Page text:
Josephine Airey was an Irish-born American prostitute, madam, and proprietor of brothels, dance halls, a variety theater, and saloons in Helena, Montana. She eventually became the most influential landowner in Helena. She was also known as "Chicago Joe" Hensley following her marriage to James T. Hensley.
Josephine was born Mary Welch in Ireland in 1844. When she emigrated to New York in 1858, she changed her name to Josephine Airey. She held a menial job, but this soon bored her, so she moved to Chicago where she took up prostitution. In 1867, she quit Chicago and moved out west to the newly-established gold mining town of Helena, Montana. With the money she had saved from her earnings, she opened a hurdy-gurdy house, which quickly became a success due to its appeal to the local miners who formed the bulk of her clientele. Josephine herself was a prostitute before her days of power in Helena, but this was short-lived work because it never provided enough money to support her. Although she did open a very small brothel in Chicago her greatest success were not until she moved to Helena. The Helena gold rush of 1864 caused Josephine to leave Chicago in hopes of capitalizing off of the successes of others.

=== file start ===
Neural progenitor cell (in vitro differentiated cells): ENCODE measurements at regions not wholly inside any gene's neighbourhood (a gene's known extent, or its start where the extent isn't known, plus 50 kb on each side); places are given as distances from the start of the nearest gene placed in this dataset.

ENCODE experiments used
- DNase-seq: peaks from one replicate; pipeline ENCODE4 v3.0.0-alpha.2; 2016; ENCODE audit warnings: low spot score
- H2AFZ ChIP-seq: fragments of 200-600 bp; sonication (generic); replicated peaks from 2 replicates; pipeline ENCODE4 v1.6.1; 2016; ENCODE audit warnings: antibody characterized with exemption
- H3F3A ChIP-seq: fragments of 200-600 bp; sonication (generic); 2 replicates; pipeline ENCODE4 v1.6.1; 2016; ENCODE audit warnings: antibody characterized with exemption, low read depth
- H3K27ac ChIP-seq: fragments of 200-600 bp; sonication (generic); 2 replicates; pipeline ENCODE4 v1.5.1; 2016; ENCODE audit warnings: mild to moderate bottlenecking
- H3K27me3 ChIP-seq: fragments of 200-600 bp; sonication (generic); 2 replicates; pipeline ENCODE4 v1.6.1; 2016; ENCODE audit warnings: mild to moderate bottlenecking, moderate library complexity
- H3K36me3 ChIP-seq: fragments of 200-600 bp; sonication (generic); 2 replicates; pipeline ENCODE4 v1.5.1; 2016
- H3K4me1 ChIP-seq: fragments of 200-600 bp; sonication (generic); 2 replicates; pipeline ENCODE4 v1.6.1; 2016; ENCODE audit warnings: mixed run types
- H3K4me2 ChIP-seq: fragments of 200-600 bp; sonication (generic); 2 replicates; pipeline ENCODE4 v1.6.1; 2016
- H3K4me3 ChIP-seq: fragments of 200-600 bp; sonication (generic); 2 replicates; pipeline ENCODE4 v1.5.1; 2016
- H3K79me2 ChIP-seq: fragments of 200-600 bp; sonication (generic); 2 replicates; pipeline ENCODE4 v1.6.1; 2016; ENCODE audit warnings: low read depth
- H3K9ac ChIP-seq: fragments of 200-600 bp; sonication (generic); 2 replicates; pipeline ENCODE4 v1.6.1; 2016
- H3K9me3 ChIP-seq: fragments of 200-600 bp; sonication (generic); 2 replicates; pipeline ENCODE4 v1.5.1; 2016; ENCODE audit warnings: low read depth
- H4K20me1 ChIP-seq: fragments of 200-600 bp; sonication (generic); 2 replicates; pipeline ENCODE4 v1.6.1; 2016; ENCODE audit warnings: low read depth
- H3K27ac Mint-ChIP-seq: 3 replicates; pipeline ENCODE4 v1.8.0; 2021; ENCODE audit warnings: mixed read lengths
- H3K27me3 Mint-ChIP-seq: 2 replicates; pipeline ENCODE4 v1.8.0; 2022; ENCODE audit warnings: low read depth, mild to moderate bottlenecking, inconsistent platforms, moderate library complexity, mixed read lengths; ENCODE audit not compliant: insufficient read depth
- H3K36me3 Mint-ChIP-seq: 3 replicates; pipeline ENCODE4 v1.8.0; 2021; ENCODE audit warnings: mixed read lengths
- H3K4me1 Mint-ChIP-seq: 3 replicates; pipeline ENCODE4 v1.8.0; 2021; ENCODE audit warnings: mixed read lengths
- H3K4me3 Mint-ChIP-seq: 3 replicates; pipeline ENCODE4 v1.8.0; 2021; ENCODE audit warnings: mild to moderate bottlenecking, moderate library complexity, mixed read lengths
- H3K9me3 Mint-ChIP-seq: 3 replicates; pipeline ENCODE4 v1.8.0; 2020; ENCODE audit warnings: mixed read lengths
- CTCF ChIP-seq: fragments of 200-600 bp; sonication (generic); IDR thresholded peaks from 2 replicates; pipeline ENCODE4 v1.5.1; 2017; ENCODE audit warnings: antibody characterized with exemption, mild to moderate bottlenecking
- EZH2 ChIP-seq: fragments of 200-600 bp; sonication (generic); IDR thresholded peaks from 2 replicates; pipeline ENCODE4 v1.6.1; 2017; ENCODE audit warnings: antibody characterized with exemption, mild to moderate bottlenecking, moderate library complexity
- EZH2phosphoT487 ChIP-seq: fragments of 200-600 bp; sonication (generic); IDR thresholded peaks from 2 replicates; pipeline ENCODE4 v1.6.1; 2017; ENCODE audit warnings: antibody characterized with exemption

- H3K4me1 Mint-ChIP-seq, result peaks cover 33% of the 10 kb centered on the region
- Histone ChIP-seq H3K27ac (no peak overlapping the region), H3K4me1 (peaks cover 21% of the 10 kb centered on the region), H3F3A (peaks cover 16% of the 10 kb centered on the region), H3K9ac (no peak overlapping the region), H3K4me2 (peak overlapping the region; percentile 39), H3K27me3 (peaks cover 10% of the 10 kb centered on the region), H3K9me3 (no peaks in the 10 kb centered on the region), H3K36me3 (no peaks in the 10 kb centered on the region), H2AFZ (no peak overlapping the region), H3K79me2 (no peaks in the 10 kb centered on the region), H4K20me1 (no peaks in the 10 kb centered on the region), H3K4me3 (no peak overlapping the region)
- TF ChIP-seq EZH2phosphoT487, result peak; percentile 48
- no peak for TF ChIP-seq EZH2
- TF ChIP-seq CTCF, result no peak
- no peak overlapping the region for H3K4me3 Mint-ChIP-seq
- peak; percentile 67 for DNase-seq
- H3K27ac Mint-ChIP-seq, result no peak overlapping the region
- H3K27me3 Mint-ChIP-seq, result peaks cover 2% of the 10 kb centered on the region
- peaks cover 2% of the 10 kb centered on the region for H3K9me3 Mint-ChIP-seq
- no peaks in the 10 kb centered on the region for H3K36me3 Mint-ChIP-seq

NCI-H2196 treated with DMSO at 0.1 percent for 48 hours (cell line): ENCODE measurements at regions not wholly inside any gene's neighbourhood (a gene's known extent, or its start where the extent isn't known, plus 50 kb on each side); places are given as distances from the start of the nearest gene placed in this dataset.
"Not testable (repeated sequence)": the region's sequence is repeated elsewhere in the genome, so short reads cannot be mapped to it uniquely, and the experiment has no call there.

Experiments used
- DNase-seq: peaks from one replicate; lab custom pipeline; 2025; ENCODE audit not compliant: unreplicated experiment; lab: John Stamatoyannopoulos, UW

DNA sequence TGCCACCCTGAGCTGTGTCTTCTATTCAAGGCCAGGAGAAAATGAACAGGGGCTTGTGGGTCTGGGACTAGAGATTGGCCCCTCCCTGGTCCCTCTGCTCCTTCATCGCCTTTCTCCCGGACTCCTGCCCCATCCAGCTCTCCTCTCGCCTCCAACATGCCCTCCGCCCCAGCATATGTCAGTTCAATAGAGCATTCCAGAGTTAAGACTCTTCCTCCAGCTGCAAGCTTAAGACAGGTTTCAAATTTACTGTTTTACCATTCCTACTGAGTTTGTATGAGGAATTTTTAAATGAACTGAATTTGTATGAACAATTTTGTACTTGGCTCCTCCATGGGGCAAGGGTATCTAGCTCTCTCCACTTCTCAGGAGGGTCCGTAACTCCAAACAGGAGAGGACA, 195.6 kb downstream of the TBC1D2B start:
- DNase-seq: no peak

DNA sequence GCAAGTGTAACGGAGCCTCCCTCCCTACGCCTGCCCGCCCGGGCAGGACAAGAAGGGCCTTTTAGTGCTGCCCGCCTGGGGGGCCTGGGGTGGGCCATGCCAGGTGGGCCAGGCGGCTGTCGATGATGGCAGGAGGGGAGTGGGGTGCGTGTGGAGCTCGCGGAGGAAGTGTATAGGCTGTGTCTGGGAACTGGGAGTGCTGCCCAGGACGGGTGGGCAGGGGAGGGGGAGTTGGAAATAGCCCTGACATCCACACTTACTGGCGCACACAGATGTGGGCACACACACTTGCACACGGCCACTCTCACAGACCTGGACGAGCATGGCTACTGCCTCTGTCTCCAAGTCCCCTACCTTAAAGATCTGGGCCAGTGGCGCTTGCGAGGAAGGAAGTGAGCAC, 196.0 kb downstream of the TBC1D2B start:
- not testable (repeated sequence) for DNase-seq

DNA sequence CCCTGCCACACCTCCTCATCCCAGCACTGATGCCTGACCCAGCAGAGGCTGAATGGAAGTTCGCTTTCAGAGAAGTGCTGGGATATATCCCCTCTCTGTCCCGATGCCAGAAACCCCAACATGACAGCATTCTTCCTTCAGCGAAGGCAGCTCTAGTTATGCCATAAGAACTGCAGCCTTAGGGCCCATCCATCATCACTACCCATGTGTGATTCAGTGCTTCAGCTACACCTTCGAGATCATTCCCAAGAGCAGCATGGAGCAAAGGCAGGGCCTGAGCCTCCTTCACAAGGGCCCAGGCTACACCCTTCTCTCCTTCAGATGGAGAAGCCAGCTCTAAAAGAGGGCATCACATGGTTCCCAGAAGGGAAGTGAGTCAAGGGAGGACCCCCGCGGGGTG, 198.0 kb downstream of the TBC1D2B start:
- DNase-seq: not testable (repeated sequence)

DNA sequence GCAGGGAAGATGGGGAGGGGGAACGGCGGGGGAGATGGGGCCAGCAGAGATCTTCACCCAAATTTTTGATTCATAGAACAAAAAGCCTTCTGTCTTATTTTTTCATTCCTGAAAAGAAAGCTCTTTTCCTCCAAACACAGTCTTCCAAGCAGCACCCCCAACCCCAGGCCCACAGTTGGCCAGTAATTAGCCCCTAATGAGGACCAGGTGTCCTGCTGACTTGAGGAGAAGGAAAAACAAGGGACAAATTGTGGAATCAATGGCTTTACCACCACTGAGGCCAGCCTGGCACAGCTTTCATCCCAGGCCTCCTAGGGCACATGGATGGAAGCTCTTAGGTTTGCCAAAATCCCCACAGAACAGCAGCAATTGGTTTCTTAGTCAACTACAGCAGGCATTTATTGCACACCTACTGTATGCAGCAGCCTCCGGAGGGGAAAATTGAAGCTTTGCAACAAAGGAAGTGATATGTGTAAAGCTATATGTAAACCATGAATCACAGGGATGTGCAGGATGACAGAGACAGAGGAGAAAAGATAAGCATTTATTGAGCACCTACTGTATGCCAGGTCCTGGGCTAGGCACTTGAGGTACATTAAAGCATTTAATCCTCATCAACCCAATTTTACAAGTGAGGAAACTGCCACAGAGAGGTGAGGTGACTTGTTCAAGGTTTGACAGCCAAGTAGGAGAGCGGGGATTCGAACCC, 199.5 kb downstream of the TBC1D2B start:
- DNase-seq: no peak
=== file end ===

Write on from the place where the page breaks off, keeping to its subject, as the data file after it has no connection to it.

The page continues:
Josephine was famed for her lavish style of dress, lifestyle and parties she and her husband regularly gave.
She began to be known by the nickname of "Chicago Joe" Hensley. Josephine began to rent her numerous properties to other businesses, making her the most influential landowner in Helena. Her wealth and influence enabled her to donate to charities and political campaigns.
At the height of her success Chicago Joe owned the Red Light Saloon, The Grand Bordello, The Coliseum Variety Theater, and various other businesses in the town. At one point she was the largest landowner in the entire Red Light district. These buildings she owned were not shacks, but large event centers that could host parties as well as serve their intended purposes.
Josephine died of pneumonia on October 25, 1899. The citizens of Helena gave her a magnificent funeral with many speeches praising her accomplishments. In the final years of her life she lived under meager conditions. The glory of her early days had been dried up in the panic of 1893. Her death saddened the community and made front-page news. Her generosity was noted and she was buried in the cemetery at a catholic church. She died of pneumonia.∼Other names: Mary Welch, Josephine Airey, and "Chicago Joe."
Wife of James T. "Black Hawk" Hensley. Jo died from pneumonia.
James T. Hensley
1850–1910 (m. 1878)